HMS Bounty in trouble... - Page 180 - SailNet Community
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post #1791 of 1950 Old 02-21-2013
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Re: HMS Bounty in trouble...

The trade winds are not the factor influencing the speed in any sector. Rather it is the velocity of the path of the storm which adds or subtracts from the wind velocity to give a resultant wind speed.
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Re: HMS Bounty in trouble...

Quote:
Originally Posted by chris_gee View Post
The trade winds are not the factor influencing the speed in any sector. Rather it is the velocity of the path of the storm which adds or subtracts from the wind velocity to give a resultant wind speed.
IT was the CG Chief Commander used the term "tail wind' to describe the relatively fast travel time for their first Helicopter get to the site. I am sure you can educate the CG about the trade winds, velocity of storm and the resultant wind speed etc.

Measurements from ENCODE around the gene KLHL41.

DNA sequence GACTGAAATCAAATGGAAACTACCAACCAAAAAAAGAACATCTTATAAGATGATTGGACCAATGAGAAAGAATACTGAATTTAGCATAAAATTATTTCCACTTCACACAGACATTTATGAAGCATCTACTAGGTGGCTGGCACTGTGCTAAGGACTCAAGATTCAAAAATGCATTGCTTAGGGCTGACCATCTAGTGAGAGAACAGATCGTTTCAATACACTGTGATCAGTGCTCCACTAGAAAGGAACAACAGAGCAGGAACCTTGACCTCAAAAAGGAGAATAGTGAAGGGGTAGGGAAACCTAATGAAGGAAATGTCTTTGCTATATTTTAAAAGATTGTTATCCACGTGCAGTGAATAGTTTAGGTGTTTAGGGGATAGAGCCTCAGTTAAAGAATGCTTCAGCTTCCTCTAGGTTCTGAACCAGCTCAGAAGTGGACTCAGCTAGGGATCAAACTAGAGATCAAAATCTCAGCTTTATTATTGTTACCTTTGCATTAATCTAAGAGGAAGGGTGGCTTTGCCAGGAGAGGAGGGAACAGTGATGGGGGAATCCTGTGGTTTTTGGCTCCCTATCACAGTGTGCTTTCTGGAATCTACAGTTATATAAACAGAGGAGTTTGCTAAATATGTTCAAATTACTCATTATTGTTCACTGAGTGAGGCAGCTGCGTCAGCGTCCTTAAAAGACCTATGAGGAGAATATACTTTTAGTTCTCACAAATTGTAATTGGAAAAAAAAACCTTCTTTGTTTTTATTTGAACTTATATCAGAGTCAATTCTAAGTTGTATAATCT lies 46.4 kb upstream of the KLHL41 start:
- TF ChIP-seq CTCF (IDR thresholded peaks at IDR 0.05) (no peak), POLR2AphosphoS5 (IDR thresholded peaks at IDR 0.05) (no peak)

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Re: HMS Bounty in trouble...

Quote:
Originally Posted by chris_gee View Post
“Try again

You theory is completely wrong.”

Well okay that is always possible. It would be more productive if you stated some reasons or basis for your claim.
The implication is that the references you cite do that.

The Lyons article on lopsided waves actually repeats the conventional view that the wind and waves are greatest in the NE sector. He attributes the wave size difference less to the wind difference than the time the waves are exposed to the wind. Fair enough but since the wave speed likely exceeds the track speed waves will continue to be generated on the western side and continue to the south. So that supports my statement